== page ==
Foreign haze 'contributing' to pollution
Some of the hazardous PM2.5 plaguing Bangkok may be the result of crop burning in Cambodia, but officials stress vehicles are still the main cause.
"Most of the PM2.5 in Bangkok comes directly come from vehicles in the city and our activities are to be blamed, yet according to research, some of the haze is from neighbouring countries," Siwat Phongpiachan, chief of the Centre Research and Development of Disaster Prevention and Management at National Institute of Development Administration (Nida), told the Bangkok Post in a phone interview.
"The finding means that we need to conduct more research and monitoring on trans-boundary haze in the Asean region," he added.
The finding of what experts call the "transboundary mobility" of PM2.5 pollutants means that the government must not only keep a close watch on vehicle emissions in the city but also have a bird's eye view across countries.
"It's time to push a clean air law in the Asean region," said Mr Siwat
A test on whether it was possible for PM2.5 to be carried by wind from elsewhere was conducted Jan 11 to 15 when city residents were encouraged to wear masks against the dust, which is so small it can easily lodge in the lungs and enter blood vessels.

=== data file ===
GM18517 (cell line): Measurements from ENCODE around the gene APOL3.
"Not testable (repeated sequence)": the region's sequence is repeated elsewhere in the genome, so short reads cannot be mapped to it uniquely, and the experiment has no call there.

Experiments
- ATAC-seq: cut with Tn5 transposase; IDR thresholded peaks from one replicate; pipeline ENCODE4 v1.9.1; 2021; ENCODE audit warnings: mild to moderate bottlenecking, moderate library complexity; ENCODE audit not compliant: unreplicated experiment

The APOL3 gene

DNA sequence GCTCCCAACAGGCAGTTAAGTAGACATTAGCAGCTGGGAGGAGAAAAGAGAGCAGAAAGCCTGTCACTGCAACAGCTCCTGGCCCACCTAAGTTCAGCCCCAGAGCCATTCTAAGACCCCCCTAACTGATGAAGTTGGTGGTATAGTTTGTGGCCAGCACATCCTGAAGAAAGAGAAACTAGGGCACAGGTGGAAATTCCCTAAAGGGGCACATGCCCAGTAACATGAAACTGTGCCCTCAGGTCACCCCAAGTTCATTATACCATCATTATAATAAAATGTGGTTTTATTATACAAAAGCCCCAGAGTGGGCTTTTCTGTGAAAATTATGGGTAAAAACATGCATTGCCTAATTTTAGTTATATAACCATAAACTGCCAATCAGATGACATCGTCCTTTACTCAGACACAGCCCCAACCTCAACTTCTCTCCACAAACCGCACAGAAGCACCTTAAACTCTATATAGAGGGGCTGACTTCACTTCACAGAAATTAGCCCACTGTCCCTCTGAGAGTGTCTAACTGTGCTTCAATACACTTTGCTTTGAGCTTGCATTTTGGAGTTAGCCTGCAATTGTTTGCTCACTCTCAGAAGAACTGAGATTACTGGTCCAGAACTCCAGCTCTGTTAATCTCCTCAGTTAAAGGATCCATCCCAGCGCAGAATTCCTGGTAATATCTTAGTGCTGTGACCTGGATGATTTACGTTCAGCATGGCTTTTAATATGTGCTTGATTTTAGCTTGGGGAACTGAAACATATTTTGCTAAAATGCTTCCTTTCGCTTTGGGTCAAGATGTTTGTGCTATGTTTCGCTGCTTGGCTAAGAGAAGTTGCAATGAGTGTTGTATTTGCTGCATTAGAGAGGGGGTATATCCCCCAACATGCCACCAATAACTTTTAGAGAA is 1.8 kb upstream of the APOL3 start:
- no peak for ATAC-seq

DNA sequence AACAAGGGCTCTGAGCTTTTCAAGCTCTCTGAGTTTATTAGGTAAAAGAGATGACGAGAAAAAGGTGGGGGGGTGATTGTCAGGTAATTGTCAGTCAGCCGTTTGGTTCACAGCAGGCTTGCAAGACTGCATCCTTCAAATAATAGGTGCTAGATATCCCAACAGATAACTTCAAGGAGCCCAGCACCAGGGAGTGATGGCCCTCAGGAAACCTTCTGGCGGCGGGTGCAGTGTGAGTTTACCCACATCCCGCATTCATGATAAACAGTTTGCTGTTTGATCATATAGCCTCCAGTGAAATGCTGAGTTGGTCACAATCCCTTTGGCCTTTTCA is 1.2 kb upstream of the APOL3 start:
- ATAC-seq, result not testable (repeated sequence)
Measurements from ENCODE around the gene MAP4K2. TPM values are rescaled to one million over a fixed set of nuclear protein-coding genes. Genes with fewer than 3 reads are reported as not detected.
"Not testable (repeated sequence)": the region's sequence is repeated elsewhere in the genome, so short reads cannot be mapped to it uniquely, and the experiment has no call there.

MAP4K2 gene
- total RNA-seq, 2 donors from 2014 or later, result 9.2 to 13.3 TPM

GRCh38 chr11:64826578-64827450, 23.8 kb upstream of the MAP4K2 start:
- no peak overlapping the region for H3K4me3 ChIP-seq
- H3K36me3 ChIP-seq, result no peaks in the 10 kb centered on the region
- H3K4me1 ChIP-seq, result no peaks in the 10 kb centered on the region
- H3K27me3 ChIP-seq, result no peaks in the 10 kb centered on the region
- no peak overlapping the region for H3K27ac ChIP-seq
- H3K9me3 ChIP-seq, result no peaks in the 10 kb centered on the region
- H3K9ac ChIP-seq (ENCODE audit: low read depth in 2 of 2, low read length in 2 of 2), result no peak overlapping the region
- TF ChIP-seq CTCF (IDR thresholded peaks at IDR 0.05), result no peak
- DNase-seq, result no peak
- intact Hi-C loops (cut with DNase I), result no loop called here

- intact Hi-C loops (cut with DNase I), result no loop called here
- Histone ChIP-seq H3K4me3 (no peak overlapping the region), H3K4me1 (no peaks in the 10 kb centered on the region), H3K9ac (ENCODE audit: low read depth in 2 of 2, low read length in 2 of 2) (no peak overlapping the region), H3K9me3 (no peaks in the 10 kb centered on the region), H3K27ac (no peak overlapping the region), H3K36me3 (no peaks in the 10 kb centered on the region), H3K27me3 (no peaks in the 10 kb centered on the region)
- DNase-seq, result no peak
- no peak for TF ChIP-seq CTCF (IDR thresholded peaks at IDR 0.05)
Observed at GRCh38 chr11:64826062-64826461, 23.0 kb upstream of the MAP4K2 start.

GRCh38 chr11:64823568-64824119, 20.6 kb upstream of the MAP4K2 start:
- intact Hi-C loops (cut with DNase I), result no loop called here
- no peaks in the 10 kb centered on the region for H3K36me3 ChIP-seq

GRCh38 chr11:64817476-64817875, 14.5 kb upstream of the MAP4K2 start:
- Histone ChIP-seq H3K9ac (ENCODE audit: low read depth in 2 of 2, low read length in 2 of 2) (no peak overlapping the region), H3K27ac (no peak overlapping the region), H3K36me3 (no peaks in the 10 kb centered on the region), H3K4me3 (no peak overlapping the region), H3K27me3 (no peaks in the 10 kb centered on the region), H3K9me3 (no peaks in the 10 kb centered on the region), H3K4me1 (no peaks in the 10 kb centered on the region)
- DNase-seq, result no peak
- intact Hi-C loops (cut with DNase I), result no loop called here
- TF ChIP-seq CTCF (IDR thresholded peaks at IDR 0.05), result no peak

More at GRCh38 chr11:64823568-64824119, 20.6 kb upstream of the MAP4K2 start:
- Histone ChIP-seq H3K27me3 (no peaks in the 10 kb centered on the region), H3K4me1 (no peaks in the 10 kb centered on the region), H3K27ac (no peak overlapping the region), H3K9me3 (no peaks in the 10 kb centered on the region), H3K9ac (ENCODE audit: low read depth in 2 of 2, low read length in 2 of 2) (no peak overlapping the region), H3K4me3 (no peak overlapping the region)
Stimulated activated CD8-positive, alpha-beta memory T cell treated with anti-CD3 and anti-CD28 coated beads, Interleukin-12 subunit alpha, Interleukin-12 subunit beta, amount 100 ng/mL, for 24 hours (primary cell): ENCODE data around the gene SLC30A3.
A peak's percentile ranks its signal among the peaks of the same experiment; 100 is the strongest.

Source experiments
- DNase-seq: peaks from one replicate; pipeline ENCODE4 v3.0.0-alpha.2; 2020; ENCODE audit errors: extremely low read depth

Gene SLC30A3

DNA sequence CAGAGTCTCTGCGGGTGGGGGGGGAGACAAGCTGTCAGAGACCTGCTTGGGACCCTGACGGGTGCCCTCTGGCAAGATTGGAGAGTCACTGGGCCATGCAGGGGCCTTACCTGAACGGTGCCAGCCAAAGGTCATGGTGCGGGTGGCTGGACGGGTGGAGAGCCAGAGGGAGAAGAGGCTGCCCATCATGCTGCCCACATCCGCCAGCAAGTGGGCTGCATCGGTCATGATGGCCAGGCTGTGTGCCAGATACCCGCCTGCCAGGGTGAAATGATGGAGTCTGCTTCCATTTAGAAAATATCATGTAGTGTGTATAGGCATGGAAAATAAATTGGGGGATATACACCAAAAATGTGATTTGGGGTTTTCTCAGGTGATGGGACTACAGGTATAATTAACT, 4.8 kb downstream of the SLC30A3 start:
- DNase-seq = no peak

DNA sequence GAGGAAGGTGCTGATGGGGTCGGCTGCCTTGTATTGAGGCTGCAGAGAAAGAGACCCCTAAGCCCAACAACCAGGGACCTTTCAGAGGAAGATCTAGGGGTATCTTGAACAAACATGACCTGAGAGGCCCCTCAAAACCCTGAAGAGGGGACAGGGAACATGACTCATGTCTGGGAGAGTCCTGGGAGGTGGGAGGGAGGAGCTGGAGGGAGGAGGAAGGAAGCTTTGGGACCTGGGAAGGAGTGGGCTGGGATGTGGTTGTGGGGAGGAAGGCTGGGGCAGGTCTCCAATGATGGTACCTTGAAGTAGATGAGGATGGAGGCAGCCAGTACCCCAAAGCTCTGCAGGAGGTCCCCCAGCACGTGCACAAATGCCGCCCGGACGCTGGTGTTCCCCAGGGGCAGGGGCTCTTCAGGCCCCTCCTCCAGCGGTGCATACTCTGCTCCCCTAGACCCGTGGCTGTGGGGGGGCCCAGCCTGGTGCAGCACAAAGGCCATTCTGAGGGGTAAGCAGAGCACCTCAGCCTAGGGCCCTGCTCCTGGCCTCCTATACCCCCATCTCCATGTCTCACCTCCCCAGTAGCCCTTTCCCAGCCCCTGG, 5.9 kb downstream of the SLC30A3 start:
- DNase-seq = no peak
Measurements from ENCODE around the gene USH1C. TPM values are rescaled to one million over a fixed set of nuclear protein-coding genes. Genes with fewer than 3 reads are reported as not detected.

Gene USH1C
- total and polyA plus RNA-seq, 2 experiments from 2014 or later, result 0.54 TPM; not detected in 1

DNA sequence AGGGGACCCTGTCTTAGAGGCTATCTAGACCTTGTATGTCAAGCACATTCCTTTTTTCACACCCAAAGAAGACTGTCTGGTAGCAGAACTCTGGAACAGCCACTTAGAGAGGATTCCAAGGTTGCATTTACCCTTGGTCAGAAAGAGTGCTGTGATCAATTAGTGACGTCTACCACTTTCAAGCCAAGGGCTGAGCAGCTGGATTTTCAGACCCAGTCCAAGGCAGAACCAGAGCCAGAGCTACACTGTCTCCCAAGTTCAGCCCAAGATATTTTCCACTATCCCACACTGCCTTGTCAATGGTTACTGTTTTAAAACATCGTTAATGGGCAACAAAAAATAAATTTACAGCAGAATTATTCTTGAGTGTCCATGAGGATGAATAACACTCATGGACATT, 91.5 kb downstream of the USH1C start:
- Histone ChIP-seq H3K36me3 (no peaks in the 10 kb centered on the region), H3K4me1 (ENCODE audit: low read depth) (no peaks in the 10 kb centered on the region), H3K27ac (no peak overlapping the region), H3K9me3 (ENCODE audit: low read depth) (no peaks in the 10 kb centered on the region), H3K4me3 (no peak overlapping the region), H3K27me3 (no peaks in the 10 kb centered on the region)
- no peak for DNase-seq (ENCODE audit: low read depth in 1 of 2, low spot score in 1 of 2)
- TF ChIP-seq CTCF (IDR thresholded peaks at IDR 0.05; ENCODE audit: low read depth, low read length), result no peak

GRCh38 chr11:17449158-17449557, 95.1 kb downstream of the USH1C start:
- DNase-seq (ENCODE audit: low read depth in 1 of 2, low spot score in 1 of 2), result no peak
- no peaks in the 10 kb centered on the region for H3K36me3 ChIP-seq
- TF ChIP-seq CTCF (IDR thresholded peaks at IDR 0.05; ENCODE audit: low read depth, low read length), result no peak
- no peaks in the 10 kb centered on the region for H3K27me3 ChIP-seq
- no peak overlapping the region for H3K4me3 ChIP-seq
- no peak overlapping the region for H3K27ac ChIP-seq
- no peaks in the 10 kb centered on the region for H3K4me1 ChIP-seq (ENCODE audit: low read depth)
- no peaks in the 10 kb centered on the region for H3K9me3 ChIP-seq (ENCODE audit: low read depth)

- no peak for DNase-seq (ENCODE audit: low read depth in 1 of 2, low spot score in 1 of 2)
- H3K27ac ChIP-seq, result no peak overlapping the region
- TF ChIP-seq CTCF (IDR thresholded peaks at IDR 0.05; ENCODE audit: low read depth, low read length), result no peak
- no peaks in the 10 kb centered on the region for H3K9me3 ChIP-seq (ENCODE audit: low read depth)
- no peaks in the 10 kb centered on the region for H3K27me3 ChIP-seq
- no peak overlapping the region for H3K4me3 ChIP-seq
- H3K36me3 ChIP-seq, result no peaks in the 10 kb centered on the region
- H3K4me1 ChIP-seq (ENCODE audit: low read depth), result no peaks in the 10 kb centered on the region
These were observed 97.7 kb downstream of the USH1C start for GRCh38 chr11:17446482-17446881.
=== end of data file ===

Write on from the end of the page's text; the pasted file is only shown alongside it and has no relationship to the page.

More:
At a height of between 500 and 1,000 metres from the ground, experts found that "air mass drifted from the east and north east of Bangkok", Mr Siwat said.
During the same period, a satellite detected multiple hotspots in neighbouring countries, referring to crop burning for harvest or land clearance.
Pollution Control Department (PCD) director-general Pralong Damrongthai told the Bangkok Post that the department acknowledged there was transboundary haze from Cambodia and that he had urged the government to monitor the burning.
However, PCD air quality monitoring stations along the Thai-Cambodian border in Trat and Chachaoengsao have not detected severe air pollution in Cambodia recently.
Prof Serm Janchai, a lecturer on physics at Faculty of Science at Silpakorn University also shared the same view that "part" of the PM2.5 comes from open burning in Cambodia.
Prof Serm has conducted tests and found a correlation between open burning in Cambodia, wind direction, and the level of PM2.5 in Bangkok recently.
He said his study of atmospheric dust had found a high level of fine PM2.5, suggesting the source could be opening burning.
"It is not blame shifting. Of course, Thailand has a lot of work to do, but if we want to talk about a solution, we need to understand the nature of air pollution and that includes transboundary haze," he told the Bangkok Post.